|I have been thinking:
what function of “public art” has my work achieved?
Propaganda? There is no agenda for propaganda at all.
Social networking? In the process of gathering information, we spent a whole day interviewing shop staff, street vendors and passer-bys; we also liaised with several schools in the district and organized several workshops. We had made some contribution in terms of social networking! Yet I really dare not say we have done anything significant.
Reflecting the character of the district? While Sham Shu Po has a diversity of characteristics, the social problems it faces could also be disheartening. I wonder if we still need the postcard when we’re actually there! Ain’t the audiences standing in front of the artwork those who live their lives in Sham Shui Po every day? These audiences have the most realistic and lively understanding of the district. Of course, not everyone fancies and treasures the touching moments in reality; there are people who overlook and neglect the problems in life. Isn’t it already quite good if I could find the touching moments in life and reflect that in the artwork? Yet, these touching moments in life will not be regarded by everyone as “character”.
Enhancing the environment? This is not only the organizer’s aim, but also part of my ambition to delight people in visual and spatial terms through the artwork. I hope that people who walk past the artwork, or those who look at the artwork in detail, would have a deeper understanding of the artwork, understanding that I do not only want to enhance the environment. Beauty is also a means for various purposes.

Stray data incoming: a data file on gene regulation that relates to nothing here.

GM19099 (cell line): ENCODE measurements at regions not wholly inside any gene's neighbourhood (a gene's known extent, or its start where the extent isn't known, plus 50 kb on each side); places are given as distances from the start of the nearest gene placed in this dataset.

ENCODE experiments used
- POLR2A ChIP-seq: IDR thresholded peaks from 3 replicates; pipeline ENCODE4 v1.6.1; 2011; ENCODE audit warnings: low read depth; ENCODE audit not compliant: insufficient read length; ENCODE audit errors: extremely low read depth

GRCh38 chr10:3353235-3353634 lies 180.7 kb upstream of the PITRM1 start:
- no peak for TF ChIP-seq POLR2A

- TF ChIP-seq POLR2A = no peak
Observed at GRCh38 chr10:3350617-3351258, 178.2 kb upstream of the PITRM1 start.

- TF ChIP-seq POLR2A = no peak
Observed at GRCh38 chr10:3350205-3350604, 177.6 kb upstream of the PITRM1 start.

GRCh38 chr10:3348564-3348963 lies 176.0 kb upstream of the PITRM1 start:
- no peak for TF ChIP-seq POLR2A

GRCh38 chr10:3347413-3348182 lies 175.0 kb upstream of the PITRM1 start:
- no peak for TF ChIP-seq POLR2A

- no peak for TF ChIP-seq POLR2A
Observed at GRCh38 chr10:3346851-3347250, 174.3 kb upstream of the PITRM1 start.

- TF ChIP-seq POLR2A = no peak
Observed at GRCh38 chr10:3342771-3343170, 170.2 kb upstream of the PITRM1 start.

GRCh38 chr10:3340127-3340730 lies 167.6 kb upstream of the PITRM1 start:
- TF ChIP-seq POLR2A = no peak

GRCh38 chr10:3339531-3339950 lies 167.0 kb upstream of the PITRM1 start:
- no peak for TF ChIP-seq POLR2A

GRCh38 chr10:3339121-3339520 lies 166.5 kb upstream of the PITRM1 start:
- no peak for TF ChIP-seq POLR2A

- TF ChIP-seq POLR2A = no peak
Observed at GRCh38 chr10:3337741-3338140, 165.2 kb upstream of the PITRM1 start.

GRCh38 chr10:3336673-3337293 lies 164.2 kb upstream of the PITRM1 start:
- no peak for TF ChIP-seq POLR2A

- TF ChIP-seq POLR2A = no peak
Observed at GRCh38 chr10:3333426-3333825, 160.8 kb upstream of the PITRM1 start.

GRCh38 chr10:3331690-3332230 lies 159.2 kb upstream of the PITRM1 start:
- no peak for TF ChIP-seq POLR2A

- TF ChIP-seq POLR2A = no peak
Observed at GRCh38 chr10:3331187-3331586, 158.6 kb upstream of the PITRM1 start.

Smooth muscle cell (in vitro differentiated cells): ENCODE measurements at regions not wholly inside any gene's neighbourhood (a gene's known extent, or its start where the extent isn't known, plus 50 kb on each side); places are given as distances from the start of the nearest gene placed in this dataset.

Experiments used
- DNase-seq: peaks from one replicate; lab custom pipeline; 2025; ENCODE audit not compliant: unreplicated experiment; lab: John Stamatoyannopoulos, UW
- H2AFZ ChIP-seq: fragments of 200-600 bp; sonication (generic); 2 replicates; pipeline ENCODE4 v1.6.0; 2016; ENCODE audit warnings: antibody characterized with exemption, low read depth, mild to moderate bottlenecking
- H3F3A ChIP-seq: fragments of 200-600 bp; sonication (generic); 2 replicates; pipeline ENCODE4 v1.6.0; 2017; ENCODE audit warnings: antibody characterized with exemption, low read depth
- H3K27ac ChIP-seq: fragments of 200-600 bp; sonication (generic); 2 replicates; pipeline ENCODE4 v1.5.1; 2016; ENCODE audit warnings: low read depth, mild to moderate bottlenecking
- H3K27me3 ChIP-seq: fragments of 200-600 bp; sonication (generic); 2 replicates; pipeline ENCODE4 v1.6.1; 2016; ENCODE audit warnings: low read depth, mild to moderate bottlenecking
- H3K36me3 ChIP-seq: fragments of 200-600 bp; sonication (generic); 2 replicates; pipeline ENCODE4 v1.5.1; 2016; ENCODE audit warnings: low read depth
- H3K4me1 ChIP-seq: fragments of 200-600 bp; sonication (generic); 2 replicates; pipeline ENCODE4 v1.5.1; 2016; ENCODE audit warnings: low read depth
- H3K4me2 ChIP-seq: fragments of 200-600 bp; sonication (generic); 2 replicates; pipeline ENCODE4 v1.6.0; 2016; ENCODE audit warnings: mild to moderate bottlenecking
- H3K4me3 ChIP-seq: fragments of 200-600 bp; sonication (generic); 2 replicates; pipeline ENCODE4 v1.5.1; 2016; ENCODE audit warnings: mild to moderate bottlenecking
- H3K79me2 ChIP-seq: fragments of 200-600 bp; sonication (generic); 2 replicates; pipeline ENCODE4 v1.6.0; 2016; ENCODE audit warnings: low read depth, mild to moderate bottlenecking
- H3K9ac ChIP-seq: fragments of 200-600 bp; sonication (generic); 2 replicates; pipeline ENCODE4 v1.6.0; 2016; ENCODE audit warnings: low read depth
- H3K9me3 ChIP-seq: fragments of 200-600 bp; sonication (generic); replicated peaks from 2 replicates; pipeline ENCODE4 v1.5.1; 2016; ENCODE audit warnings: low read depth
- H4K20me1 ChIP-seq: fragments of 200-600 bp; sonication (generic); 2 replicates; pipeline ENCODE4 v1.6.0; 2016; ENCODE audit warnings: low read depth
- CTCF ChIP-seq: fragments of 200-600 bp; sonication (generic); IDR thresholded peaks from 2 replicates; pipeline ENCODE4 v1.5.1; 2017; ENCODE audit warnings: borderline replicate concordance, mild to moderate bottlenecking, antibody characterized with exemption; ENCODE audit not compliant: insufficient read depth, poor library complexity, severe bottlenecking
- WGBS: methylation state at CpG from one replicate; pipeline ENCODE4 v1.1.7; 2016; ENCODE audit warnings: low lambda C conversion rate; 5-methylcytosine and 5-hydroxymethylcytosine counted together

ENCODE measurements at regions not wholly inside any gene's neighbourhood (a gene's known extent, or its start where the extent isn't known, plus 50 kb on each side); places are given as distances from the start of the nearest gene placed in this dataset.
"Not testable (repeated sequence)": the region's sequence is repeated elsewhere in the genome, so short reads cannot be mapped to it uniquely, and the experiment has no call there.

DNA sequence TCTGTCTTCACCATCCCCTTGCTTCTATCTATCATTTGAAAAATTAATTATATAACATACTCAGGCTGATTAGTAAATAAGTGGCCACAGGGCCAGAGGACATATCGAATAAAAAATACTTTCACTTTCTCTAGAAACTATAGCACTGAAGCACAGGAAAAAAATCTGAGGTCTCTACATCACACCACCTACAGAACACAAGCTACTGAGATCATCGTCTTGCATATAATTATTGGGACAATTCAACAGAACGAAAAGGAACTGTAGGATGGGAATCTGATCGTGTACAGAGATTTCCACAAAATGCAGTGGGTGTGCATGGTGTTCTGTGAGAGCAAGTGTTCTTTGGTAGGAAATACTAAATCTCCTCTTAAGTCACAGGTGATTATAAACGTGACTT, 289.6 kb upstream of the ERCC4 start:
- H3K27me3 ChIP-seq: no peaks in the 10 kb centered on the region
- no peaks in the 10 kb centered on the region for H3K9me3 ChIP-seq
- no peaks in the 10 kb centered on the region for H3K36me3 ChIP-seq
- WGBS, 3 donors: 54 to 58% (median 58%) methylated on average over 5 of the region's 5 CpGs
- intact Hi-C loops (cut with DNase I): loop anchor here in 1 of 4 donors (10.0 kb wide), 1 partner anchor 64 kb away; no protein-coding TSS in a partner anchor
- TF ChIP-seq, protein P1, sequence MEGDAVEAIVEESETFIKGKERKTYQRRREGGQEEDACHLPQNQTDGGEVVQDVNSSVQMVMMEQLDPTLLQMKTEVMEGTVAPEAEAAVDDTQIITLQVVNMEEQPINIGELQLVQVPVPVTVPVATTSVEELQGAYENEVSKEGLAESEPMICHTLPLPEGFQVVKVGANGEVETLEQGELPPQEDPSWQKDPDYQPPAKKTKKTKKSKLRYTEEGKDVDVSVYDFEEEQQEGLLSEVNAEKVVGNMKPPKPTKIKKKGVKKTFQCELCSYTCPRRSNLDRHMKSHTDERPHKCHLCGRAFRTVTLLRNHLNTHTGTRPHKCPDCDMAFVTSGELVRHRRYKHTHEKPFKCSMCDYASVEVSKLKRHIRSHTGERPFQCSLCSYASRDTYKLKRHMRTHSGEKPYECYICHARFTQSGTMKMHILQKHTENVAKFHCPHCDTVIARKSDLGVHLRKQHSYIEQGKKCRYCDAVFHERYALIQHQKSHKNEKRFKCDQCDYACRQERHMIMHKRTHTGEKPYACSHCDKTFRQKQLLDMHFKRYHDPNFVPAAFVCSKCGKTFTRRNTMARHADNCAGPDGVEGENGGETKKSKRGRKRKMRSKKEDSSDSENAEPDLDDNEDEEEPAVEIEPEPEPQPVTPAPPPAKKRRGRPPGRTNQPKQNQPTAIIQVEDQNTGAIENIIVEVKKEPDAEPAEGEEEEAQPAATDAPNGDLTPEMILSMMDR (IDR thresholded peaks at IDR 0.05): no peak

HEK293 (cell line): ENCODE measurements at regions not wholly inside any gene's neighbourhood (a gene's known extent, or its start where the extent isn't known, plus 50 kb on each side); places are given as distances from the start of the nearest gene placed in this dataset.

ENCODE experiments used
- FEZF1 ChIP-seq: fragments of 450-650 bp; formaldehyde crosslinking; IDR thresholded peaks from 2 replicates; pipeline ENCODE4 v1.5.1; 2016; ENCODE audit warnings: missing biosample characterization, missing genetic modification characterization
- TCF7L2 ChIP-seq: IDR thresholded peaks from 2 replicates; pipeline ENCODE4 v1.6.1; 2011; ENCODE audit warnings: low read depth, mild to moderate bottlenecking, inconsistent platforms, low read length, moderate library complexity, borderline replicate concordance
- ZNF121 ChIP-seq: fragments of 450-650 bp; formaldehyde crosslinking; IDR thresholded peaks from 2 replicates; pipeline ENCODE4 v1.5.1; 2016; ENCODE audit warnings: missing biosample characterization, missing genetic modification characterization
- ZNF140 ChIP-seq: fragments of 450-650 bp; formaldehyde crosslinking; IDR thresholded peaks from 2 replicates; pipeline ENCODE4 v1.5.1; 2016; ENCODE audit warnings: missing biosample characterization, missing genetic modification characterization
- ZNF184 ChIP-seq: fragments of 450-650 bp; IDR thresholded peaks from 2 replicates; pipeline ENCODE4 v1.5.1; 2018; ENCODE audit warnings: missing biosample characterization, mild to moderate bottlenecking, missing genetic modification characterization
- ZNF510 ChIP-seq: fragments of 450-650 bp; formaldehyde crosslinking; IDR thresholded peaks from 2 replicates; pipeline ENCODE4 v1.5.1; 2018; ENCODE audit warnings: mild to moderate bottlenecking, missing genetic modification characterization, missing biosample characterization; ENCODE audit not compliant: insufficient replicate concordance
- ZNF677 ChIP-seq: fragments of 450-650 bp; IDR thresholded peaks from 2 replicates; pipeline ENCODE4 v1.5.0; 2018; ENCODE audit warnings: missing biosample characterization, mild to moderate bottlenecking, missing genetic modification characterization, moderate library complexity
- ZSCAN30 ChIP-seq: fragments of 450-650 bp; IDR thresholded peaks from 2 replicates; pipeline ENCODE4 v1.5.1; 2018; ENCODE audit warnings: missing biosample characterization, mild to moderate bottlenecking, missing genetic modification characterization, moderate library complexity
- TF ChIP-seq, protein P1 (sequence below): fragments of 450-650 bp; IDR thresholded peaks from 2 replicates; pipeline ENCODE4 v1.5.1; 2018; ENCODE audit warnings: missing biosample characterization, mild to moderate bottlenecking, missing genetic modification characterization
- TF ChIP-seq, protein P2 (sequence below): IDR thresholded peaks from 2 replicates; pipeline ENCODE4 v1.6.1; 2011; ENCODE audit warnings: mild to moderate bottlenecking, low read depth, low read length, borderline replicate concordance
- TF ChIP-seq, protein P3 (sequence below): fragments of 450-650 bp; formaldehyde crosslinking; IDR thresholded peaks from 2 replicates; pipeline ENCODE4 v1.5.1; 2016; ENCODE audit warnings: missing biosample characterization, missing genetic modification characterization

Widening the audiences for art? This could have been an obvious function of this scheme. There are many people who think that one can only appreciate artworks in galleries or art museums. Yet, the “artworks” now displayed in “public spaces” can be viewed by those who do not visit galleries or museums. As an artist, I have never thought whether the audiences who come here would agree that my piece is an “artwork”, and I do not know if they can better appreciate art after seeing this piece here. What I care about is whether the work is inspiring to them. One thing I am sure of is that, this scheme has broadened the horizons of the artists.
At this point, I am thinking about the publicness of art. Publicness is not unique or essential to public art (whether the artwork is a “public art” is not important. The publicness of a government office building is a topic that deserves more discussion). Publicness is not a function of art, but reflects the preference and level of commitment in art of a society. It reveals a reflection on values, as well as the likings of both the majority and the minority. “Sham Shui Po”, without a definition, is an “area” for exploration. (I thought about using the term “theme” instead of “area” to express my argument, but the term “theme” seems too accurate.) In this way, the artwork enjoys publicness that enables it to go beyond the boundary of the district. Different people can find a perspective to appreciate the artwork. My background is very different from those of the students joining this scheme, but we can still exchange our ideas in the creative process. This is exactly because “Sham Shui Po” is a platform with diversity, tolerating different views. We did not have a theme for our artwork but just a general direction for development and certain technical capabilities. Finding the relationship between the artists and the audiences, figuring out the role of “Sham Shui Po” in the artwork, building up the relationship between the site and the people – all these are part of our exploration on the publicness of the artwork.
Leung Chi Wo, in Fo Tan on 9 May,2011